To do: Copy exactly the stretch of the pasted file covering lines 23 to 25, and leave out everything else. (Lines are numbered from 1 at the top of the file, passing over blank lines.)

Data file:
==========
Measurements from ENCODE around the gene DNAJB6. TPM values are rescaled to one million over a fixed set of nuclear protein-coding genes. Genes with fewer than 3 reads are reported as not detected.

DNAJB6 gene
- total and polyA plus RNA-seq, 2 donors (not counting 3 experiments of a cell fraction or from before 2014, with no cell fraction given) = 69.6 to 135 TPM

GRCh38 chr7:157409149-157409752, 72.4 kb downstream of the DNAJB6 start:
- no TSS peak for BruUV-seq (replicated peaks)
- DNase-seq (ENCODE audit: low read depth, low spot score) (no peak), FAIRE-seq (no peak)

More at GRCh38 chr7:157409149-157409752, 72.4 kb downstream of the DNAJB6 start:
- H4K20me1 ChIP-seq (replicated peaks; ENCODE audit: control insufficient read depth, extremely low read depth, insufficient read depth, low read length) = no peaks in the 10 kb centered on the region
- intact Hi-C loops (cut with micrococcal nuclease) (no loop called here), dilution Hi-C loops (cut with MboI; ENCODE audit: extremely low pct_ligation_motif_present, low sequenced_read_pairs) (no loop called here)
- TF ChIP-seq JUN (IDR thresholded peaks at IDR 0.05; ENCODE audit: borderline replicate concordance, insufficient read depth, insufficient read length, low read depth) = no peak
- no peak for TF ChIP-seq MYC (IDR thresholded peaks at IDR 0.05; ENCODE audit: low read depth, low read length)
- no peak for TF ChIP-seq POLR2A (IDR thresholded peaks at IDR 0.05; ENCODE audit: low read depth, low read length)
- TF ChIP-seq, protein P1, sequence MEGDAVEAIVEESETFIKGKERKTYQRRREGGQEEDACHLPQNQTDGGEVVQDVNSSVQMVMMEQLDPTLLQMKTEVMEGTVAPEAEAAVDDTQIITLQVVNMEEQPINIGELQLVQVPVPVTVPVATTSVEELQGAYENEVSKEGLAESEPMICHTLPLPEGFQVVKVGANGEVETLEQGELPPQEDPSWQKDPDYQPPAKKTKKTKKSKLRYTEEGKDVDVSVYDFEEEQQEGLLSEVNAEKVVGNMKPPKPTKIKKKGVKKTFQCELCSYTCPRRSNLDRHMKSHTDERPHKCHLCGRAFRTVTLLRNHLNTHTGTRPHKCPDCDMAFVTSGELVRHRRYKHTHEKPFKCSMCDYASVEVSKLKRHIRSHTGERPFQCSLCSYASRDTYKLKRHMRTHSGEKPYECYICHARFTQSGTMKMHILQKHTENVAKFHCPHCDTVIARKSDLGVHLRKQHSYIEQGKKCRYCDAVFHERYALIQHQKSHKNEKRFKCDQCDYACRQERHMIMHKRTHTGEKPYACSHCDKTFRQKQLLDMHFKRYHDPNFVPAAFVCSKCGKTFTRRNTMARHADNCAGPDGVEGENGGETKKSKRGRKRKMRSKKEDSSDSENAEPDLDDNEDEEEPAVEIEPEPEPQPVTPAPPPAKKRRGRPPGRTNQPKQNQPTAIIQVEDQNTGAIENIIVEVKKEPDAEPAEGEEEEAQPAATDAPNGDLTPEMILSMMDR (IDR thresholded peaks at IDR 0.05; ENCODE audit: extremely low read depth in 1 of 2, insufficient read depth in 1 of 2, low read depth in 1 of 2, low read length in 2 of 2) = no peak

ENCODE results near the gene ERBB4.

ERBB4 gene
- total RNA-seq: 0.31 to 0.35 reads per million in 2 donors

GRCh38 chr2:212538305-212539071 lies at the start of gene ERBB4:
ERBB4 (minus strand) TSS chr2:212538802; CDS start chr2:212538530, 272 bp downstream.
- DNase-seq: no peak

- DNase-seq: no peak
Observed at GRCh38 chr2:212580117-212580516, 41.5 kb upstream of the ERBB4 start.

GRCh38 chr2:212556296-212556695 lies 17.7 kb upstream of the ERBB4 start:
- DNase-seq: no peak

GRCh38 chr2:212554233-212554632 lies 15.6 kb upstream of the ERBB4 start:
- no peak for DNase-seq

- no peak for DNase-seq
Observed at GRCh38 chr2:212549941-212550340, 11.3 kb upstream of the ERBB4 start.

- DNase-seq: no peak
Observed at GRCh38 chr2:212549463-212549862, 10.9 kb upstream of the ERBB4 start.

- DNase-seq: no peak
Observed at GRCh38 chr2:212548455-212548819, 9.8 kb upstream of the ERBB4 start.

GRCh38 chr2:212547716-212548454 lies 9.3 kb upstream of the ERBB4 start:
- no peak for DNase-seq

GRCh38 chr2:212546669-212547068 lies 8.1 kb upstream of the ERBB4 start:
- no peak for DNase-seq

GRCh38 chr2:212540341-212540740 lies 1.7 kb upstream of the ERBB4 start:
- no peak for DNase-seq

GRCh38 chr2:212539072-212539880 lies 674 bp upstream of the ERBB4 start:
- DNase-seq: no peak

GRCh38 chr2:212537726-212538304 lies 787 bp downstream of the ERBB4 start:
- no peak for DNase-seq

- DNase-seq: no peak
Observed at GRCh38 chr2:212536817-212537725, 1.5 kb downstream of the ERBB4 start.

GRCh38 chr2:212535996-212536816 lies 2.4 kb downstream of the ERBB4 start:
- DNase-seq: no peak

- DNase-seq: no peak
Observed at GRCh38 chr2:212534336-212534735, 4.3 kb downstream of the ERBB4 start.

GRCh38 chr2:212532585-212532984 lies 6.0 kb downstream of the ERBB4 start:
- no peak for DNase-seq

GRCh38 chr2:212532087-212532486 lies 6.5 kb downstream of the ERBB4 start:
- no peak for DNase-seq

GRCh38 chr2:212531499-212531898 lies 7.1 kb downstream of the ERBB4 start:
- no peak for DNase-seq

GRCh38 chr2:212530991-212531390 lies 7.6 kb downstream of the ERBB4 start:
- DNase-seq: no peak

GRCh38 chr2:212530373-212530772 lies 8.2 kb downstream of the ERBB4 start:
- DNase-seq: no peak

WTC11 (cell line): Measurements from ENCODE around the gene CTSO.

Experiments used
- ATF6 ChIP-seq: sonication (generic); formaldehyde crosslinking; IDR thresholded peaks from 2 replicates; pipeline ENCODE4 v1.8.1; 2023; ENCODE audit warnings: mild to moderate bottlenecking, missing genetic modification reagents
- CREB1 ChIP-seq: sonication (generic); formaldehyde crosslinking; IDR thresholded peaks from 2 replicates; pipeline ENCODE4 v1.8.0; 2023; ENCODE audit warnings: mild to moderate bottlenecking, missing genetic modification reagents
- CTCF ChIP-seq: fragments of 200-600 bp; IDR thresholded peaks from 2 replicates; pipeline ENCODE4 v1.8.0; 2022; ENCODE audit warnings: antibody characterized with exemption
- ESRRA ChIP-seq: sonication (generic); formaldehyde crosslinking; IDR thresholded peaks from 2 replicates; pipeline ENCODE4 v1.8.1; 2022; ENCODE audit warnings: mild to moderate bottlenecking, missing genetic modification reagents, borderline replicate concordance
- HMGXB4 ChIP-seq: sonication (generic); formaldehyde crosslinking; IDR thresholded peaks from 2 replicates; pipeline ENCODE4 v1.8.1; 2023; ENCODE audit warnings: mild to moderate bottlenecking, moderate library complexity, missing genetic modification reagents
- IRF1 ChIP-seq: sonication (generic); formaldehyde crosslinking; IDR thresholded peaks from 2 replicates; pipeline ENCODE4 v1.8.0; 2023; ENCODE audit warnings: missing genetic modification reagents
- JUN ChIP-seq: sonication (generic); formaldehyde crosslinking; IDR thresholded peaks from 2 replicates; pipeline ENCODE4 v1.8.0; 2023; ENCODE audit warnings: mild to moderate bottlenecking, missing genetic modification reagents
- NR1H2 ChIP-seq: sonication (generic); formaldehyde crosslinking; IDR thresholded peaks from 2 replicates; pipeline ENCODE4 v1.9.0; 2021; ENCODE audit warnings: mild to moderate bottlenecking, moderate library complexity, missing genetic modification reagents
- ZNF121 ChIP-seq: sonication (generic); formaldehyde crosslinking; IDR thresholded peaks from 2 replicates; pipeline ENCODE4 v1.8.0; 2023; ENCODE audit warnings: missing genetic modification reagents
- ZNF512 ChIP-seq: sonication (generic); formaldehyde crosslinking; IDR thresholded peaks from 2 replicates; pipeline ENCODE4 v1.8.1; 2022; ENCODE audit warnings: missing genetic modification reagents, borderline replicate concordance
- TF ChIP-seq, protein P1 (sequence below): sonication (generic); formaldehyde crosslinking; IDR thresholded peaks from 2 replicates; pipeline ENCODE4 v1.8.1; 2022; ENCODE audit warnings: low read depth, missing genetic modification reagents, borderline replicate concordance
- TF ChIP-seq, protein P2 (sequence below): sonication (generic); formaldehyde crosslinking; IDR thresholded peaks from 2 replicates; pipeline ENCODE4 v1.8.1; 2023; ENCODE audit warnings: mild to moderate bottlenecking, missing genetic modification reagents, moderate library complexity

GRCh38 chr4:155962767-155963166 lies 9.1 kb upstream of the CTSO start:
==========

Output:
- DNase-seq: no peak

GRCh38 chr2:212554233-212554632 lies 15.6 kb upstream of the ERBB4 start:
- no peak for DNase-seq